McGuire also touched on the new NHL rule that specifies players will be penalized for an additional two minutes, for a total of seven minutes total, if they take off their helmets before a fight.
“I hate to say this, because I’m all for player safety, I really am. I’ve seen too many horrific incidents going to even this year in the regular season with George Parros. … I’ve got to tell you, I don’t want to see anyone take their hat off, I don’t see the hats come off. I just don’t think that it’s appropriate,” he said. “There’s got to be a balance, there’s got to be a way. I don’t know what the way is, but I know one thing, there are a lot of people in the hockey community talking about it. I know it’s a big, big, point of emphasis for a lot of people that make big decisions in this league.”
McGuire gave a brief preview of the Bruins’ opponent Thursday night in the 3-0 Avalanche, who are mostly comprised of young and talented players.
“The fact of the matter is you’re going to see Nathan MacKinnon tonight, you’re going to see [Matt] Duchene tonight, you’re going to see what could be arguably one of the top third lines in the league right with Jamie McGinn, who’s played so well with Nathan MacKinnon and P.A. Parenteau. That line’s a ton of fun to watch.”
|10.10.13 at 12:59 pm ET|
Patrick Roy gave Bruins fans plenty of bad memories in Boston over the years, and now the former Canadiens and Avalanche goalie is back in town as Colorado’s head coach.
The Hall-of-Famer played 10 seasons for the Habs, winning two Conn Smythes and three Vezinas for the Bruins’ biggest rival.
“Especially with Montreal, playing so many good games here, [it brings back memories],” he said Thursday. “I guess most of my career when I played with Montreal, we were playing in the Garden, but there were a lot of great memories. No doubt about it.”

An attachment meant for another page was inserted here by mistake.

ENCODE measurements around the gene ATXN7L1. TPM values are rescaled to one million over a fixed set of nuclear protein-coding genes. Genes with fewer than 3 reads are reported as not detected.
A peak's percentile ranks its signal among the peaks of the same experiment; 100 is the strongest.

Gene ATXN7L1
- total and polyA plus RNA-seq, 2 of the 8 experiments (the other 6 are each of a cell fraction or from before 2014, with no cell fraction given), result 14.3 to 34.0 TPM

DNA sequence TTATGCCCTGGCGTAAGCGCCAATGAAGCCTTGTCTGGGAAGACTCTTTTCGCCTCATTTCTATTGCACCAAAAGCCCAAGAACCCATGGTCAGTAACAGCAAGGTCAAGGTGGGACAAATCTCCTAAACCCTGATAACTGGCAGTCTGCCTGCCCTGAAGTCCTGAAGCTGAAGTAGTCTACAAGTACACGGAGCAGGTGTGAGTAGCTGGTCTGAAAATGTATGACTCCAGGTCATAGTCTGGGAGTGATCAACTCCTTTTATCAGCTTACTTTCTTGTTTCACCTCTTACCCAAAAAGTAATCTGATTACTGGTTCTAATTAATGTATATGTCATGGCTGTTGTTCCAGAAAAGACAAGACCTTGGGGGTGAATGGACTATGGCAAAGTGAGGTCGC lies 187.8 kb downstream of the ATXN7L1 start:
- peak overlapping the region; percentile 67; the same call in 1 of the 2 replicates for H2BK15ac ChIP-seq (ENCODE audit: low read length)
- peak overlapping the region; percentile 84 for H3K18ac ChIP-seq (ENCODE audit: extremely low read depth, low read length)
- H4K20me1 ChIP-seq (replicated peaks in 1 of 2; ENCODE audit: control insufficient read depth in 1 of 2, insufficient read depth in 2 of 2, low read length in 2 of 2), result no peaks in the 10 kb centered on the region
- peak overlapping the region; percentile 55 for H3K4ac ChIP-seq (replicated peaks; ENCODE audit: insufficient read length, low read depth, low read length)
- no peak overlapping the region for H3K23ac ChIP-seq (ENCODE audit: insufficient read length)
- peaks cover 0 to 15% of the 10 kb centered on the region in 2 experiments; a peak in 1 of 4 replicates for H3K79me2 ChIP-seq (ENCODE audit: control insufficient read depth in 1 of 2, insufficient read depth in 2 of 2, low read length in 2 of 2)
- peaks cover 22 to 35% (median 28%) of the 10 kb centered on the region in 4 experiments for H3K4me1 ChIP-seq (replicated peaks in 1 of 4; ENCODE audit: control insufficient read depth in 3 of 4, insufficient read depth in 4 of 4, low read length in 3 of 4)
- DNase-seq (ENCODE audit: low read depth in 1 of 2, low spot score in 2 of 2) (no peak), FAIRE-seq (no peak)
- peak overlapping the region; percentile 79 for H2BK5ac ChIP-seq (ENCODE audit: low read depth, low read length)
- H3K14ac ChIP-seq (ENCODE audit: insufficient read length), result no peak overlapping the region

Now, after eight seasons of coaching the Quebec Remparts of the Quebec Major Junior Hockey League, Roy is the bench boss for the team with which he won two of his four Stanley Cups.
Roy’s tenure as Avs coach is off to a good start with a 3-0-0 record, but it was his antics in the team’s season-opening win over the Ducks last week that were most notable.
Following a knee-on-knee hit from Ben Lovejoy on Colorado rookie Nathan MacKinnon, Roy went after Anaheim coach Bruce Boudreau, pushing the glass between the benches at him in a fit of rage.
“I’ve spent the last couple of days solidifying the glass between the benches,” Claude Julien said Thursday morning. “It gave me lots of time to do a lot of different things, so that’s the good part about having a few days off.”
Whether or not he appreciated the joke, Roy stressed after the Avalanche’s morning skate that he couldn’t see himself throwing one of his signature tantrums against someone he respects as much as he does Julien.
“I don’t expect any problems with Claude Julien,” Roy said. “To be honest with you, I have so much respect for him, and he’s a great coach. I mean, when you’re in the finals of the Stanley Cup in two years of the last three, there’s certainly a lot of credit and respect.
“Every time I’ve spoken to him, I’d ask a few questions. If I called him, he was available. He said, ‘Any time you want to talk.’ It’s fun to see guys open up like this with a junior coach, I and I respect that. I’m happy to see him being so successful here in Boston.”